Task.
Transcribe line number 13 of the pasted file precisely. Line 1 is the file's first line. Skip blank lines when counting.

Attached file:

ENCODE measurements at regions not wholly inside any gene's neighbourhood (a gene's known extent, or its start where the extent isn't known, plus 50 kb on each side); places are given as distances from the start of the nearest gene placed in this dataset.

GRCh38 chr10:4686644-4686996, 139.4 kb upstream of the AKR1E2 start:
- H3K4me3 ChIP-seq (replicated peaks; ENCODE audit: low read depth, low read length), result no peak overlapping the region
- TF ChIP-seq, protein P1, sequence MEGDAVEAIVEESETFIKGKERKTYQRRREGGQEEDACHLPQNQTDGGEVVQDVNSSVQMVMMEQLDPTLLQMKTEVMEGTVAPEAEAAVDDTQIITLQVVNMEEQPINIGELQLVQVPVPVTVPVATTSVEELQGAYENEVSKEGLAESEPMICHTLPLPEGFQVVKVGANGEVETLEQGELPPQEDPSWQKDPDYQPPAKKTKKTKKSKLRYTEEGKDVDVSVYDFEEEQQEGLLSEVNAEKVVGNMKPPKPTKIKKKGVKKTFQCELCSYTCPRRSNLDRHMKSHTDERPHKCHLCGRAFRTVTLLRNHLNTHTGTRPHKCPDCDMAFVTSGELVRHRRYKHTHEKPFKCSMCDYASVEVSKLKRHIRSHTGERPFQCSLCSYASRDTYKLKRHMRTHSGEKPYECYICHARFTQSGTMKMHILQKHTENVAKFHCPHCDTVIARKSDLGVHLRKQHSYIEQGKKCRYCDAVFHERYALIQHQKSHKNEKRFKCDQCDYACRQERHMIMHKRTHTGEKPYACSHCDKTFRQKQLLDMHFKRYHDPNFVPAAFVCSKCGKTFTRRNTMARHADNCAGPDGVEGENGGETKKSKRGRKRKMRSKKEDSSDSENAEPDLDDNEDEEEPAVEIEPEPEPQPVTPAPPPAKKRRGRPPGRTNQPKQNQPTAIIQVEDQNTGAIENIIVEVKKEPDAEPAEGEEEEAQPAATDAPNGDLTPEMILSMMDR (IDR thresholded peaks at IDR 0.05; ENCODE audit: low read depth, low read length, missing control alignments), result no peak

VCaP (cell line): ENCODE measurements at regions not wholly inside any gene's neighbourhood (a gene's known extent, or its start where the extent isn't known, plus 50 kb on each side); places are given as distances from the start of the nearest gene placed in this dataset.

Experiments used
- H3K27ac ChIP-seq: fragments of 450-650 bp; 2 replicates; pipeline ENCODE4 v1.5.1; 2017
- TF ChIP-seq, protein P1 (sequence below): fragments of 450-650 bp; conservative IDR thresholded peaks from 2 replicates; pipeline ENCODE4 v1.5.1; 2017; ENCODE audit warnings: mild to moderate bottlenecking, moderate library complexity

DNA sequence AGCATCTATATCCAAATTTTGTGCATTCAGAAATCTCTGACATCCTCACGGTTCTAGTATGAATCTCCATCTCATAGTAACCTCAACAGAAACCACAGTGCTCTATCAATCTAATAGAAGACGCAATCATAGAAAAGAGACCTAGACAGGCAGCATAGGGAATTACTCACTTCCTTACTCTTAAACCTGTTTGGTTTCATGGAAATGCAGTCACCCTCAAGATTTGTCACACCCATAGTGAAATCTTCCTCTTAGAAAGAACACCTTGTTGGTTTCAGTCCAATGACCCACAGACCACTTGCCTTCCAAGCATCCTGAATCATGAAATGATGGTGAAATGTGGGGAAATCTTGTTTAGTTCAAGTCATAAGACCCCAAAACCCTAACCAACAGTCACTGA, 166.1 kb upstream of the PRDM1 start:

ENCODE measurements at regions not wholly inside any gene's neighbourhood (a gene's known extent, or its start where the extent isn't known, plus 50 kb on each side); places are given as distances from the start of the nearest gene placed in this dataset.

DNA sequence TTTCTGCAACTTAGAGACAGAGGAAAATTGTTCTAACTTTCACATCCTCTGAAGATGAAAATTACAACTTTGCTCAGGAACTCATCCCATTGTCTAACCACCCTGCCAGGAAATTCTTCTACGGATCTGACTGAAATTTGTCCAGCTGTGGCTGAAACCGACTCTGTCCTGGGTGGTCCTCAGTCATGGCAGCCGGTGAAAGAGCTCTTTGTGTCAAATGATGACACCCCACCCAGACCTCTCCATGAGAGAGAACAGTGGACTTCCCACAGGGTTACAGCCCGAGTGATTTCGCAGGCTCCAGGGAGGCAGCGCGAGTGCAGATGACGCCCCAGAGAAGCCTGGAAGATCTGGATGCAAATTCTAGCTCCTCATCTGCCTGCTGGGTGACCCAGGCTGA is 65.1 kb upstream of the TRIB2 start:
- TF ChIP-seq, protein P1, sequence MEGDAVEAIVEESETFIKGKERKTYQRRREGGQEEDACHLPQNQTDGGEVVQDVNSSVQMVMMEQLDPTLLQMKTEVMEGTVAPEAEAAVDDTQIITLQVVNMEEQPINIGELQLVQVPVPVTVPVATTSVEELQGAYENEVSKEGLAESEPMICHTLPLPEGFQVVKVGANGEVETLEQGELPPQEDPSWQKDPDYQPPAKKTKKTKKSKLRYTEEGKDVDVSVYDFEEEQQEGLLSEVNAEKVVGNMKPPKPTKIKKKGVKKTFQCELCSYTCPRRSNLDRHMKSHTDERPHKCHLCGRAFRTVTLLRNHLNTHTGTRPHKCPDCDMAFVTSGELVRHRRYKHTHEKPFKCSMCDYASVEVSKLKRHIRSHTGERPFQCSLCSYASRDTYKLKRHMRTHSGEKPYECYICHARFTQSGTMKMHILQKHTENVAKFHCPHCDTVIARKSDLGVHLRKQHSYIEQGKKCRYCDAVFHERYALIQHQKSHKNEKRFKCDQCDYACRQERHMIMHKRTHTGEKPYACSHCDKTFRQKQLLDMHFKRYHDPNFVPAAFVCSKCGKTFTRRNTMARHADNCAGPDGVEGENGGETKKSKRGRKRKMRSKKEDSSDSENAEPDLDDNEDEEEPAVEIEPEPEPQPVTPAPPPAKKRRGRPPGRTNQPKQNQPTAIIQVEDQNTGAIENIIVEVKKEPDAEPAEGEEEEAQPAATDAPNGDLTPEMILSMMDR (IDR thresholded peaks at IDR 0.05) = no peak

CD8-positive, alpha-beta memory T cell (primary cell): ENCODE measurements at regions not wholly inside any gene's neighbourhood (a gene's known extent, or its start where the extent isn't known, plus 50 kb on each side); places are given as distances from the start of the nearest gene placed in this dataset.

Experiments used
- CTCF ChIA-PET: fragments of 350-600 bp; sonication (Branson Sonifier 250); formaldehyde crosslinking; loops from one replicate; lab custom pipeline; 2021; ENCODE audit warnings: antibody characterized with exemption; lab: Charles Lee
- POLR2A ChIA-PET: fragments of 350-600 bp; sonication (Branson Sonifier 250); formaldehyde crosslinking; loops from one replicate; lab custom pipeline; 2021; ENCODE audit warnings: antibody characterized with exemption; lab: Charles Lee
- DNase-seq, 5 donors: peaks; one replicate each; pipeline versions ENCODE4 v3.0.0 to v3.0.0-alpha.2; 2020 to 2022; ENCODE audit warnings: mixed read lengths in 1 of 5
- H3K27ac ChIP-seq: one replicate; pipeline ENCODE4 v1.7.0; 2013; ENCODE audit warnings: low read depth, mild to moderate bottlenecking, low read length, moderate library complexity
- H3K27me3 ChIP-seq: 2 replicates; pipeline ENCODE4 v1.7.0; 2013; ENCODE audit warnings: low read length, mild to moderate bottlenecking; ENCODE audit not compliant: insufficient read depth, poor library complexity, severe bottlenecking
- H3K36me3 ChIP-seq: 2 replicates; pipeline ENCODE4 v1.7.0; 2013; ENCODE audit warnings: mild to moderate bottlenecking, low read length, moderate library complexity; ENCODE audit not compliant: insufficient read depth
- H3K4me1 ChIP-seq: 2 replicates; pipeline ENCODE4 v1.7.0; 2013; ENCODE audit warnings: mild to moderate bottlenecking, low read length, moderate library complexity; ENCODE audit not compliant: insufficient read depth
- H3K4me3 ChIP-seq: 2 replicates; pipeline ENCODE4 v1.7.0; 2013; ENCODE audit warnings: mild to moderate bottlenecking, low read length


CD8-positive, alpha-beta memory T cell (primary cell): ENCODE measurements at regions not wholly inside any gene's neighbourhood (a gene's known extent, or its start where the extent isn't known, plus 50 kb on each side); places are given as distances from the start of the nearest gene placed in this dataset.